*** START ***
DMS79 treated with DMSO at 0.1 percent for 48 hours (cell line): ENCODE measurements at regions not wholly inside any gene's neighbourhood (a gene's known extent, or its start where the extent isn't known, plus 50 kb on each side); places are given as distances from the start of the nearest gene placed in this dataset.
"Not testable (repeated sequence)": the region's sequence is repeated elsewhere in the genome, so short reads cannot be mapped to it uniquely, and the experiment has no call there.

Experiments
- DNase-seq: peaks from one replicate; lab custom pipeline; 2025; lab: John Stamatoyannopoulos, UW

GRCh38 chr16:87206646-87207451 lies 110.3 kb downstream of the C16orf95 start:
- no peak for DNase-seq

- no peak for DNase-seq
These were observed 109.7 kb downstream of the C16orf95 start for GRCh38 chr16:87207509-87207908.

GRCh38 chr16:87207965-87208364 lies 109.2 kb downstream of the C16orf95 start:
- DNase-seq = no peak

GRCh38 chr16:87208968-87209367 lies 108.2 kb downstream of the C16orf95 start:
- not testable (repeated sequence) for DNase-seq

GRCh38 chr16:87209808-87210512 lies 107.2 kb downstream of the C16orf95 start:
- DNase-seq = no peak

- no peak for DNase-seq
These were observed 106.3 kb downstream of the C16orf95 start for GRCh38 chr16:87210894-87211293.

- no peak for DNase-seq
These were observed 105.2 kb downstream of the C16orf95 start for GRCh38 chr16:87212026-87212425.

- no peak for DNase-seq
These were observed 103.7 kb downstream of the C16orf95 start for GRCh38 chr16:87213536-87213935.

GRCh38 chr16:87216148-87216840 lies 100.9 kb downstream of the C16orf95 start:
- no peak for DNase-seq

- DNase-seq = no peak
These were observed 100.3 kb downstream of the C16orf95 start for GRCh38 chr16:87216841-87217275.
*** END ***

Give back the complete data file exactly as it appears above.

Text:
DMS79 treated with DMSO at 0.1 percent for 48 hours (cell line): ENCODE measurements at regions not wholly inside any gene's neighbourhood (a gene's known extent, or its start where the extent isn't known, plus 50 kb on each side); places are given as distances from the start of the nearest gene placed in this dataset.
"Not testable (repeated sequence)": the region's sequence is repeated elsewhere in the genome, so short reads cannot be mapped to it uniquely, and the experiment has no call there.

Experiments
- DNase-seq: peaks from one replicate; lab custom pipeline; 2025; lab: John Stamatoyannopoulos, UW

GRCh38 chr16:87206646-87207451 lies 110.3 kb downstream of the C16orf95 start:
- no peak for DNase-seq

- no peak for DNase-seq
These were observed 109.7 kb downstream of the C16orf95 start for GRCh38 chr16:87207509-87207908.

GRCh38 chr16:87207965-87208364 lies 109.2 kb downstream of the C16orf95 start:
- DNase-seq = no peak

GRCh38 chr16:87208968-87209367 lies 108.2 kb downstream of the C16orf95 start:
- not testable (repeated sequence) for DNase-seq

GRCh38 chr16:87209808-87210512 lies 107.2 kb downstream of the C16orf95 start:
- DNase-seq = no peak

- no peak for DNase-seq
These were observed 106.3 kb downstream of the C16orf95 start for GRCh38 chr16:87210894-87211293.

- no peak for DNase-seq
These were observed 105.2 kb downstream of the C16orf95 start for GRCh38 chr16:87212026-87212425.

- no peak for DNase-seq
These were observed 103.7 kb downstream of the C16orf95 start for GRCh38 chr16:87213536-87213935.

GRCh38 chr16:87216148-87216840 lies 100.9 kb downstream of the C16orf95 start:
- no peak for DNase-seq

- DNase-seq = no peak
These were observed 100.3 kb downstream of the C16orf95 start for GRCh38 chr16:87216841-87217275.